Bermuda’s shoreline is known for its carpet of soft pink sand that ranges in color from blush to coral. Created by tiny broken seashells mixed with soft white sand, the delicate hues of Bermuda’s beaches are complemented by turquoise waves and rugged boulders. From secluded strands to popular spots with lots of people watching, Bermuda’s pink sand coastline offers a beach for everybody.
Known for its pink-sand beaches, pastel cottages, and rum swizzles, Bermuda is also home to some of the best hotels in the world. From a sleek glass box overlooking the Atlantic Ocean to a colonial-era manor nestled within lush gardens, the selection here is rich with possibilities.
The best sites, shops, and attractions in the historic town of St. George, in Bermuda’s eastern end.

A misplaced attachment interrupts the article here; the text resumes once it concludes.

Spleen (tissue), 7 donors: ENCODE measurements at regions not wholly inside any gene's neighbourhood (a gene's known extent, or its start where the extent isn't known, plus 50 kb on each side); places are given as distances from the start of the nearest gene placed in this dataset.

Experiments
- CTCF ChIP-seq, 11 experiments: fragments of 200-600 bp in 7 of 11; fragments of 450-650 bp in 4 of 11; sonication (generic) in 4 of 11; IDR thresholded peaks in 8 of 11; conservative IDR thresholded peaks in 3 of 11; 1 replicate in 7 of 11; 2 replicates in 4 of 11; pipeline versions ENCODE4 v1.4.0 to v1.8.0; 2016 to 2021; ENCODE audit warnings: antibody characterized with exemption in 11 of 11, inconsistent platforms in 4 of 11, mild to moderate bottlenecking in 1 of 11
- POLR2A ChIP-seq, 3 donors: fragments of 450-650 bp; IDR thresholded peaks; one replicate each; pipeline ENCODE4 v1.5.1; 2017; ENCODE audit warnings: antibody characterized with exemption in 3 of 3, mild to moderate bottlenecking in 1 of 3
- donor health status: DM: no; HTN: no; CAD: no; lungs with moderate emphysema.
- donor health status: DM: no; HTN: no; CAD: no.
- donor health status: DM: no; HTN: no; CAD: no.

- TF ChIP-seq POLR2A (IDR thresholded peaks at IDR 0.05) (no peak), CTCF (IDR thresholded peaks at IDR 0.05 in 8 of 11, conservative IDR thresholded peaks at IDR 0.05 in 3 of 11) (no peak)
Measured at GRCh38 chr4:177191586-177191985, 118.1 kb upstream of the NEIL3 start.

From local artisans selling arts, crafts, jewelry, and pottery, to rum cakes featuring Bermuda’s own Gosling Rum, make sure to take a little bit of the island home with you.
Any proper week in Bermuda will begin with enjoying one of any of the island’s pink-sand beaches – adventurous types might want to try snorkeling, paddleboarding, or cave-exploring. Soak up the island’s history at one of the many churches and museums, indulge in local seafood dishes, and don’t forget to bring home a souvenir or two!
It’s only 22 miles long, but Bermuda fits a lot into one small island with attractions from underground caverns to its famous pink-sand beaches. The island has some of the best golf courses in the world, and world-class sport-fishing—or delve into Bermuda’s history with a visit to one of its old churches.
Bermuda is reopening its airport to international travelers, including those from the U.S., on July 1 with new safety protocols in place to protect locals and visitors.
Relaxation in every form awaits you amid the natural beauty of Bermuda.
Mild weather and clear water make for thrilling outdoor adventures all winter long.